Retiring abroad can be an attractive option for older adults in search of new experiences, a better climate and a lower cost of living during retirement. Ecuador has received a lot of attention as a retirement destination, but its neighbor to the south has a growing community of expats who say Peru is worth a look. Peru, which to the Quechua Indians who live there means “land of abundance,” sits on the Pacific coast of South America, just south of the Equator.

Nearly 4 million tourists visit Peru each year for its beaches, mountains and rain forests, as well as its friendly locals, rich culture and many archaeological sites. Expat retirees go for the same reasons – and to take advantage of one of the lowest costs of living in Latin America. For most people, a primary concern when deciding where to retire is cost. Here, we take a quick look at how much money you need to retire in Peru, plus a couple of tips for stretching your retirement budget.

Key Takeaways

  • For retirees seeking a unique destination that is not too far from the U.S. yet provides affordable and high-quality living you may want to consider Peru.
  • Peru is known for its beautiful beaches, nature, rich culture and ancient ruins – including Machu Picchu, one of the New Seven Wonders of the World.
  • Peru, has a small but growing community of about 15,000 expats, mostly from the U.S. and Canada.  
  • Peru offers a two-year path to citizenship that requires minimal effort and a small investment. The cost of the two-year fast track to citizenship is $25,000. 

Living Cheap or Living Large 

Whether you retire at home or abroad, how you retire will affect your budget. It’s possible to retire in Peru for about $500 a month, for example, if you are willing to live very frugally – in a small, one-room apartment, eating simple home-cooked meals and skipping most of the comforts and conveniences you may be used to at home. On the flip side, you could easily spend $10,000 a month – or more – living in luxury in an exclusive beachfront house. Your needs and lifestyle preferences will determine how much money you’ll need to retire – where you live now, in Peru and anywhere else.

Cost of Living

The city and country database website Numbeo.com publishes several indices that compare costs in cities around the world. One index is the Consumer Price Plus Rent Index, which compares the cost of consumer goods – including groceries, restaurants, transportation and utilities – plus rent to the same costs in New York City. Numbeo.com reports that living in Lima, Peru’s capital, costs just 30% of what it costs to live in New York City.

Most expat retirees don’t attempt to live as frugally or as lavishly as possible, but settle somewhere in between, where they can enjoy a comfortable lifestyle on a reasonable budget. A couple can retire comfortably in Peru for about $1,000 a month (including rent), and single expats can live on even less, according to International Living, a publishing group that covers living and retiring overseas. Your costs may be higher or lower, depending on your situation and lifestyle, but $1,000 is a good starting point.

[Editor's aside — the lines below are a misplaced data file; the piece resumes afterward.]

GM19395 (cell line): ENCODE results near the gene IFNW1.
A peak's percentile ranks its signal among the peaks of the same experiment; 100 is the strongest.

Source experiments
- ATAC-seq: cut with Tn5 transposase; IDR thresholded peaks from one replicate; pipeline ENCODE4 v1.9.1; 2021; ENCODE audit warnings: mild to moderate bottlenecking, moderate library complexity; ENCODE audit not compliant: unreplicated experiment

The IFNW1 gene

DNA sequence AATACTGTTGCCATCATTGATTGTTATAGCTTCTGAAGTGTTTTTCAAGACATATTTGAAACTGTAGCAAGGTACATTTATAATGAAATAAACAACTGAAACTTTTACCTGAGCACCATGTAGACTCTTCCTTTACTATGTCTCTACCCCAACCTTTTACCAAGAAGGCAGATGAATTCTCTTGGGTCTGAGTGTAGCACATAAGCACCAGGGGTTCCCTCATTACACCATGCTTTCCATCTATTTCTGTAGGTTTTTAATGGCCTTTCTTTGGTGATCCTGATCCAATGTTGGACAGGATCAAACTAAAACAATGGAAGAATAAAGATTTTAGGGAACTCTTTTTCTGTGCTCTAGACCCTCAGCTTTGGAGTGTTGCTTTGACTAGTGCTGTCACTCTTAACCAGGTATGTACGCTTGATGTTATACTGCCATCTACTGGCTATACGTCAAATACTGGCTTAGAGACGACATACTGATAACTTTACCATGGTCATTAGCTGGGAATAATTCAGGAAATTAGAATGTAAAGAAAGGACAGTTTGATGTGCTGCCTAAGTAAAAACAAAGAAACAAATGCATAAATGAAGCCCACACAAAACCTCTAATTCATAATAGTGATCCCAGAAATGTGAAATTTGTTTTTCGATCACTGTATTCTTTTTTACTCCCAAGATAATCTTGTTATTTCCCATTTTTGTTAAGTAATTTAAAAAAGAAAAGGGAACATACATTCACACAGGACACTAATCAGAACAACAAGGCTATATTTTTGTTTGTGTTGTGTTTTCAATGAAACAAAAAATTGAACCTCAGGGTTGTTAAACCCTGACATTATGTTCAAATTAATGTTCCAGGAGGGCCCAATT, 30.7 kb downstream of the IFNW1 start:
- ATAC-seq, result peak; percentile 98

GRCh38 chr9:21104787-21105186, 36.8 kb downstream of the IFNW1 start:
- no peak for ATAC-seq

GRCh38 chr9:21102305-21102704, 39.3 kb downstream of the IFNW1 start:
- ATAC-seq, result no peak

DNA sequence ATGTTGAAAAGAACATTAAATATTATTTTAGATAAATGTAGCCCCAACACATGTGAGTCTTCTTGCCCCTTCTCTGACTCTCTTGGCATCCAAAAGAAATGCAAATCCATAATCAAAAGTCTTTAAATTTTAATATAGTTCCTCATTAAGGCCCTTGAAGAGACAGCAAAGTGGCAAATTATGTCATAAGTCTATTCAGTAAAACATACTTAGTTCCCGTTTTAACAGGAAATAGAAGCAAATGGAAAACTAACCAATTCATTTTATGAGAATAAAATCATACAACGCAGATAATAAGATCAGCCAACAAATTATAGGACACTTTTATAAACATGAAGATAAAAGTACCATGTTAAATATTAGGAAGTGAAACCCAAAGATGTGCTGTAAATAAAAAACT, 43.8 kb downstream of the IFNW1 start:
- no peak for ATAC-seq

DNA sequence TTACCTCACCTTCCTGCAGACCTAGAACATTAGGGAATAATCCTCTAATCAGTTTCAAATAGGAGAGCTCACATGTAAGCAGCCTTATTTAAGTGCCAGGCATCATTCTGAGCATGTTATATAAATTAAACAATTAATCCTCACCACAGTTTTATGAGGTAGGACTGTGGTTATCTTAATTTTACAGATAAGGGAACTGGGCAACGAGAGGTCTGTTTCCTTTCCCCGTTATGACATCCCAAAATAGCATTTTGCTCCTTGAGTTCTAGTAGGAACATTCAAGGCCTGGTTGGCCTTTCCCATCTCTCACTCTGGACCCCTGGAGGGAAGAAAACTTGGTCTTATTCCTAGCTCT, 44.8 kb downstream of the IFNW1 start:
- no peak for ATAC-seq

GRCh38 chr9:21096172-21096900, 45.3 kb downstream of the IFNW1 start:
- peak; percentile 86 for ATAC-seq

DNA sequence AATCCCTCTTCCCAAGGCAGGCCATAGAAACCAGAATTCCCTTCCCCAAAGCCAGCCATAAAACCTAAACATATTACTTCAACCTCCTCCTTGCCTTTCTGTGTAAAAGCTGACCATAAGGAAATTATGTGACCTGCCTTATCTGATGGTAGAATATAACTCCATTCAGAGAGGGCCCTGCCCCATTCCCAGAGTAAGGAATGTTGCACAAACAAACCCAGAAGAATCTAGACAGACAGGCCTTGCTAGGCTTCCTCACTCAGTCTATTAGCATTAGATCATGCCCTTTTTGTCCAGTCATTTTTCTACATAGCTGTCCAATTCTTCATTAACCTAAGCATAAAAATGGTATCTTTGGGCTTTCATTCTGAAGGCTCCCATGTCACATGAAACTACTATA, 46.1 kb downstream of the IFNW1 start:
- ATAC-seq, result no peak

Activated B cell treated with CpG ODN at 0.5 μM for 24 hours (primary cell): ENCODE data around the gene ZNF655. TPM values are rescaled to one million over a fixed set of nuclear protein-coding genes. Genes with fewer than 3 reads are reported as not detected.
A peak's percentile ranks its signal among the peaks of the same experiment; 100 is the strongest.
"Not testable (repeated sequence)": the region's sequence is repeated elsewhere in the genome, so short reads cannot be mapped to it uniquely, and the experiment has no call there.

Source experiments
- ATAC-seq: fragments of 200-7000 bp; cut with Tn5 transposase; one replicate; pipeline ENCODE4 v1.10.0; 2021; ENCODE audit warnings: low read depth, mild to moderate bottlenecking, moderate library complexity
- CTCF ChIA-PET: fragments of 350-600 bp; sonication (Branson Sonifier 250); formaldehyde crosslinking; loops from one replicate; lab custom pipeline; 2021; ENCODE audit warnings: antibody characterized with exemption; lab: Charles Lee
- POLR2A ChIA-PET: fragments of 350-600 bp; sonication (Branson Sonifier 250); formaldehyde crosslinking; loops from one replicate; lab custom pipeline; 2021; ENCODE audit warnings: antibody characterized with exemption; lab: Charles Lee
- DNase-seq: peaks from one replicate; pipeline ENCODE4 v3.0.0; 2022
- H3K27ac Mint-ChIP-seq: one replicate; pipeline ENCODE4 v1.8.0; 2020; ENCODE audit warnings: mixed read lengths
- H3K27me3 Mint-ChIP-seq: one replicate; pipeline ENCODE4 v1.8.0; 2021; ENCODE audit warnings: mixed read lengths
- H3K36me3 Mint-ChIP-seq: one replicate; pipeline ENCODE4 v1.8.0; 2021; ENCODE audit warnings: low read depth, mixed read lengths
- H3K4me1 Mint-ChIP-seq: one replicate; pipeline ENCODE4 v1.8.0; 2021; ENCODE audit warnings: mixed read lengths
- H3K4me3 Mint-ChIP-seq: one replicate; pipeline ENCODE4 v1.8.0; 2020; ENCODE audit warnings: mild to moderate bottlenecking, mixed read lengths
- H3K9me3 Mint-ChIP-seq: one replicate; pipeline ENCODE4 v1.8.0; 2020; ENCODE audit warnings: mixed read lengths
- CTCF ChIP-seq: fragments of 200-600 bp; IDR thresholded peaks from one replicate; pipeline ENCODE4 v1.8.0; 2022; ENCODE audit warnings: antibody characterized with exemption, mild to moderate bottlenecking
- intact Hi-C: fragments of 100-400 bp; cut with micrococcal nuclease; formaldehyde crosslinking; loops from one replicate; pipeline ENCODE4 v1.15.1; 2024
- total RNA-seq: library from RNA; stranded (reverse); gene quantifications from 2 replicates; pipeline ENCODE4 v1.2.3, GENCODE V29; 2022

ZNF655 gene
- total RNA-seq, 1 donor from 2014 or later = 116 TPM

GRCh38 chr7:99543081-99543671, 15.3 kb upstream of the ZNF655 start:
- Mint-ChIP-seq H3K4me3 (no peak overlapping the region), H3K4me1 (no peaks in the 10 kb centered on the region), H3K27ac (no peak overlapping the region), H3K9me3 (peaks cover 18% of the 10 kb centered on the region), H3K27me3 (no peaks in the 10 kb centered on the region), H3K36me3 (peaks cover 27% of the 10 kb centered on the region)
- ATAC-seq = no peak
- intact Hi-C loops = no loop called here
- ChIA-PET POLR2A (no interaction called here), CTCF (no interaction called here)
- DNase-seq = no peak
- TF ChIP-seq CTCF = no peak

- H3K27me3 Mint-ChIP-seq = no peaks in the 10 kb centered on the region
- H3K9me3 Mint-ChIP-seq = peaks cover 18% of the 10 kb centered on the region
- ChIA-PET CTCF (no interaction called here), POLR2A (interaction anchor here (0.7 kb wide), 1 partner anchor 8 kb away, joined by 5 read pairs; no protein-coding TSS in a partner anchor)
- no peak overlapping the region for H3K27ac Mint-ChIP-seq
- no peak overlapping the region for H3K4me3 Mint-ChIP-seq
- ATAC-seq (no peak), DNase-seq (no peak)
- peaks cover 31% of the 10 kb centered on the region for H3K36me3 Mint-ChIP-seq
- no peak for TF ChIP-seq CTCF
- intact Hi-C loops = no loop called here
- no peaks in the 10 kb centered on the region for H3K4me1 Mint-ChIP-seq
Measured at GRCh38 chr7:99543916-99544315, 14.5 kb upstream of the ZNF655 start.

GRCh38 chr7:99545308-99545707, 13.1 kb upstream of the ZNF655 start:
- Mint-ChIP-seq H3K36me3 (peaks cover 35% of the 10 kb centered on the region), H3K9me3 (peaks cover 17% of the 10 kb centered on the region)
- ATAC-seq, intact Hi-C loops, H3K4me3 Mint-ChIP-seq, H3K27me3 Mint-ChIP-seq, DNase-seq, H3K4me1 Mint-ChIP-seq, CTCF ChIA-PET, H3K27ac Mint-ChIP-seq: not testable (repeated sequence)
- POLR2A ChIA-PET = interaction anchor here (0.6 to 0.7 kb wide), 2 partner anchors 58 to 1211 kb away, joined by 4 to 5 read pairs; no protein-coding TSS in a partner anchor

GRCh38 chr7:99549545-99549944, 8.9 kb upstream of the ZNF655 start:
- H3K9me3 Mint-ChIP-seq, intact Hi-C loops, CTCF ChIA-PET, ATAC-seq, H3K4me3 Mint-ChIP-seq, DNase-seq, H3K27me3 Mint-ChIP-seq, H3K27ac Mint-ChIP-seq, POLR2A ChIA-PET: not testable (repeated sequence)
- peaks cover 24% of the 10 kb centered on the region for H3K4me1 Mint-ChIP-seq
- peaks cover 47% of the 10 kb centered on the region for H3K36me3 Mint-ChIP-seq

To put that amount in perspective, the average retired worker’s Social Security benefit is $1,328 per month, according to the most recent data available from the Social Security Administration. For a couple, that adds up to $2,656 per month, which would be more than enough to retire comfortably in Peru, with money left over to cover some of your additional expenses, such as private health insurance, trips home to see friends and family, and unexpected expenses. You can apply for a Rentista Visa – permanent resident visa – if you have a private or state pension (which includes Social Security) of at least $1,000 per month.

Keeping Your Budget in Check

No matter where you retire, if you want to save money you’ll have to live like a local and not like a tourist. This can be surprisingly difficult, especially if you’ve visited an area before and gotten used to splurging on lodging, meals and entertainment. If you have the budget to live as if you’re on vacation, that’s great; if not, you’ll have to take a different approach.

One way to control expenses is to shop where the locals shop. Get to know the local vendors and farmers – and figure out where to go to get the “local” rate and not the “tourist” rate (you probably do this at home without even thinking about it). You can also save money by purchasing local goods instead of imports, which may mean giving up your favorite brands. The difference in your monthly budget, though, can be sizeable. 

The Bottom Line

Retirees looking for new experiences, a change of scenery and a lower cost of living may consider living abroad during retirement. Peru offers a temperate climate, rich history, arts and culture, natural beauty and numerous archaeological sites – plus it’s a renowned food destination. As with any move abroad, it’s a good idea to try out an area first with a vacation or two and a longer-term rental before settling down.

Retiring abroad gives you the chance to enjoy new experiences, a more favorable climate and a lower cost of living, but it’s not for everyone. Life outside your home country can be quite different from what you’re used to, so it’s helpful to have an open mind and adventurous spirit in order to fully embrace the experience. If you are considering retiring abroad – whether in Peru or elsewhere – it’s always a good idea to visit first with a longer-term rental to make sure the destination suits your needs and goals.

For those seeking to end up in Peru, you can even easily become a citizen of the country, with special programs that target expats and a reasonable fee of $25,000 to fast-track the process.